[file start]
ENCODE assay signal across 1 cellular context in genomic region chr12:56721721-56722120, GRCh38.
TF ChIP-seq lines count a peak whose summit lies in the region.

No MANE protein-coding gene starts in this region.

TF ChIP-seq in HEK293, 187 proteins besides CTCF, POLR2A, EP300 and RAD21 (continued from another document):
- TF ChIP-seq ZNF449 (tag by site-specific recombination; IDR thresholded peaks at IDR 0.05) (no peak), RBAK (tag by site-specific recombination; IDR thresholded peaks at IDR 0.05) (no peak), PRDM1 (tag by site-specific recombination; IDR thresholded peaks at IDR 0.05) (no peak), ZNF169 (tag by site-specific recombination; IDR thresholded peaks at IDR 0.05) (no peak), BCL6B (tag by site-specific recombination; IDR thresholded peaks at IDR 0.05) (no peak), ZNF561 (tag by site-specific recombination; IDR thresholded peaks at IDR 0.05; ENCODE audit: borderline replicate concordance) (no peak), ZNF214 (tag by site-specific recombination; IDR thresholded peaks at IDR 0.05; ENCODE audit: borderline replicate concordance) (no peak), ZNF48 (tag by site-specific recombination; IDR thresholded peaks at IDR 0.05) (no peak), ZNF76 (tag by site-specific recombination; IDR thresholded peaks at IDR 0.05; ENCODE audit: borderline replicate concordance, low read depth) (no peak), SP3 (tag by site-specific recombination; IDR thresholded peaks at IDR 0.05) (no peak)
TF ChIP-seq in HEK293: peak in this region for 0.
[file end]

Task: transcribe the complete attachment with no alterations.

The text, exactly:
ENCODE assay signal across 1 cellular context in genomic region chr12:56721721-56722120, GRCh38.
TF ChIP-seq lines count a peak whose summit lies in the region.

No MANE protein-coding gene starts in this region.

TF ChIP-seq in HEK293, 187 proteins besides CTCF, POLR2A, EP300 and RAD21 (continued from another document):
- TF ChIP-seq ZNF449 (tag by site-specific recombination; IDR thresholded peaks at IDR 0.05) (no peak), RBAK (tag by site-specific recombination; IDR thresholded peaks at IDR 0.05) (no peak), PRDM1 (tag by site-specific recombination; IDR thresholded peaks at IDR 0.05) (no peak), ZNF169 (tag by site-specific recombination; IDR thresholded peaks at IDR 0.05) (no peak), BCL6B (tag by site-specific recombination; IDR thresholded peaks at IDR 0.05) (no peak), ZNF561 (tag by site-specific recombination; IDR thresholded peaks at IDR 0.05; ENCODE audit: borderline replicate concordance) (no peak), ZNF214 (tag by site-specific recombination; IDR thresholded peaks at IDR 0.05; ENCODE audit: borderline replicate concordance) (no peak), ZNF48 (tag by site-specific recombination; IDR thresholded peaks at IDR 0.05) (no peak), ZNF76 (tag by site-specific recombination; IDR thresholded peaks at IDR 0.05; ENCODE audit: borderline replicate concordance, low read depth) (no peak), SP3 (tag by site-specific recombination; IDR thresholded peaks at IDR 0.05) (no peak)
TF ChIP-seq in HEK293: peak in this region for 0.